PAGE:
President Castillo reaffirms the will to govern in the face of threats | News

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The president of Peru, Pedro Castillo, ratified on Tuesday his will to continue governing despite the enormous attempts of the opposition to remove him through a request for vacancy before Congress, or through a suspension for constitutional accusation.

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In a public act held in his hometown of Cajamarca, Castillo expressed that he would not let himself “run away from a tiny group that tries to ignore the will of the people. For me there is no step back,” he said.

Similarly, the president called on the Organization of American States (OAS) for the regional body to activate the Democratic Charter, and “this minority group understands once and for all that the majority is respected and that minorities must respect what the majorities say,” he remarked.



In this sense, the head of state warned that “many people have told me that they were going to Sarratea, to a family home that sheltered me, in a campaign, but today they are silent when they are summoned to a hotel to schedule this coup plan and that it has been happening this week”, referring to a meeting organized by the Friedrich Naumannn foundation and attended by several legislators, including the president of Congress María del Carmen Alva.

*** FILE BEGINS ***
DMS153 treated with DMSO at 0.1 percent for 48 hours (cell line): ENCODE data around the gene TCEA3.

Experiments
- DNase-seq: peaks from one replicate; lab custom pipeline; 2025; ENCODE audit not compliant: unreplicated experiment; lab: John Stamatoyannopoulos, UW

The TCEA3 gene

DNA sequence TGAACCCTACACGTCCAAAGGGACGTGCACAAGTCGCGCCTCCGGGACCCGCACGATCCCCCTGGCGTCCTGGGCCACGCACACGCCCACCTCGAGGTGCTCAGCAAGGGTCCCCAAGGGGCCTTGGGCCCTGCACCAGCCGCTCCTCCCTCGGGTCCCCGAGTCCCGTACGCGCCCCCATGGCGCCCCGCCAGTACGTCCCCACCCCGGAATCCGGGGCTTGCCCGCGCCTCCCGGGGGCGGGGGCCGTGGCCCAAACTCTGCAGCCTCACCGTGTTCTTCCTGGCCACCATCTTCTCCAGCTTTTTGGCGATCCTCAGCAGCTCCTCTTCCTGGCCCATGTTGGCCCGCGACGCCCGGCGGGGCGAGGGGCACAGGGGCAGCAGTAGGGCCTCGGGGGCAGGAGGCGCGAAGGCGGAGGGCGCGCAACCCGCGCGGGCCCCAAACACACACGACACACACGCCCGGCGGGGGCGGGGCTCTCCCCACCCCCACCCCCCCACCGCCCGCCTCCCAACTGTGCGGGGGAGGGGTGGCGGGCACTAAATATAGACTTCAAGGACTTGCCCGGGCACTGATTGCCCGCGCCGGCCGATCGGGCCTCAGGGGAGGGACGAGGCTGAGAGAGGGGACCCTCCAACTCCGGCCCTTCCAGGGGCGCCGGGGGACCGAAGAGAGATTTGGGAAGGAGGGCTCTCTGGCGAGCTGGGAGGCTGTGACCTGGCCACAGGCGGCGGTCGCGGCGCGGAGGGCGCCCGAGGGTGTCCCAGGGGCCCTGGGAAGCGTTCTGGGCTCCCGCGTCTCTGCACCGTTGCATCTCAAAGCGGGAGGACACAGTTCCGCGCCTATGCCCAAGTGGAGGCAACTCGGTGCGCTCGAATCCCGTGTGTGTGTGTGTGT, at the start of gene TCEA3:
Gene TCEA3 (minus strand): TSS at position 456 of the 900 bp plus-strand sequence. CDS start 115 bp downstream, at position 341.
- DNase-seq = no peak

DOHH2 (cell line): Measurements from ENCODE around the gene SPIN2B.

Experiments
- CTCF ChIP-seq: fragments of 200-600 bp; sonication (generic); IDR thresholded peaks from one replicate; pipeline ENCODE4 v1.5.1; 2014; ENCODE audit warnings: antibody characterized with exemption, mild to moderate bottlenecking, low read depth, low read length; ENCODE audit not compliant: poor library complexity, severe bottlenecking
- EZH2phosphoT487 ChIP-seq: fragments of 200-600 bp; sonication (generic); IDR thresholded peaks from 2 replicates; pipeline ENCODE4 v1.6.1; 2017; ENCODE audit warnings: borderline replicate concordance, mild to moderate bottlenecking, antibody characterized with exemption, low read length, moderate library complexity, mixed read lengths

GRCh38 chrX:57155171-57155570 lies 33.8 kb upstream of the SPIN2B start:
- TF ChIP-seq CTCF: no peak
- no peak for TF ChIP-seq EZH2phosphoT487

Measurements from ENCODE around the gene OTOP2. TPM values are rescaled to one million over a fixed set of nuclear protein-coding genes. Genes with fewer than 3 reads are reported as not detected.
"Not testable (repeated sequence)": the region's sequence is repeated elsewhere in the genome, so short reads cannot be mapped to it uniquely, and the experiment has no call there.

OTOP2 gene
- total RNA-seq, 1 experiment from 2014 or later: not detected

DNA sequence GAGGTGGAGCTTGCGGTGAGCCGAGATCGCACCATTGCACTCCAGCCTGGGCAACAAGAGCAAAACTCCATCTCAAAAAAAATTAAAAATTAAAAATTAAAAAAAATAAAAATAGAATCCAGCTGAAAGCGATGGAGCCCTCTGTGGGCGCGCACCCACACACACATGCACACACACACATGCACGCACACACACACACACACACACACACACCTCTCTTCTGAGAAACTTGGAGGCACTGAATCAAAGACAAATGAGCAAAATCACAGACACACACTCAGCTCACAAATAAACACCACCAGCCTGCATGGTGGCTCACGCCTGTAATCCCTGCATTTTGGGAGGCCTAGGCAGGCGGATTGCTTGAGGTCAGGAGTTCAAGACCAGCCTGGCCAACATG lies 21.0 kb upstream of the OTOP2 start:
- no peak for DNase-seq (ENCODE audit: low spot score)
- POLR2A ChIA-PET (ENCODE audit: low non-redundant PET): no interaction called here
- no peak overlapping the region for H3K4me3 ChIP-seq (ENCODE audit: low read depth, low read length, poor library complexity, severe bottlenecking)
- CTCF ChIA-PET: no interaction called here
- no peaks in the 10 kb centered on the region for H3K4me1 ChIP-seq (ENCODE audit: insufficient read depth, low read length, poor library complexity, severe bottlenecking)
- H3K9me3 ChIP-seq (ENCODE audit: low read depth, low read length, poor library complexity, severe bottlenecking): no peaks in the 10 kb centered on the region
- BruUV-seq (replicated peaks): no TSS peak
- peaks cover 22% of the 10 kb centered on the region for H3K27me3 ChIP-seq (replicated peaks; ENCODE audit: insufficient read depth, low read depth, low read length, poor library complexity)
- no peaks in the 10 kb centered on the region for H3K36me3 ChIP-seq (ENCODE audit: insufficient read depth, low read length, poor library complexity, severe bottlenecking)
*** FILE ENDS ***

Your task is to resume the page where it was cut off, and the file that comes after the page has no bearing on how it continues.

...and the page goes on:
The Executive denounced a campaign that is taking place against him, which he maintains is corrupt and that he will resign from the presidency, and avoided that “I have come to correct the errors that have occurred in this country,” and denounced the corruption evidenced by his predecessors and who robbed the nation of more than 20 billion soles (five thousand 263 million dollars).

In this sense, the far-right congressman Jorge Montoya, one of the promoters of the vacancy process against Castillo, stated that Castillo’s position “is going to have its share of blood”; At the same time, he maintained that he hopes to gather the 87 votes necessary for Congress to remove the president.

Declarations before which Congresswoman Margot Palacios, of the ruling party, Peru Libre, avoided that “we will not allow the extreme right to generate a bloodbath for the Peruvian people”; and urged the Prosecutor’s Office to investigate the threat from the opposition legislator Montoya.

For his part, the former Anti-Corruption Attorney, Cézar Azabache, predicted that, if Castillo were vacated, another wave of social protests could arise similar to the one that, with the loss of two human lives, forced the resignation of the conservative president Manuel Merino, who occupied the position for less than a week after the vacancy of Martín Vizcarra.

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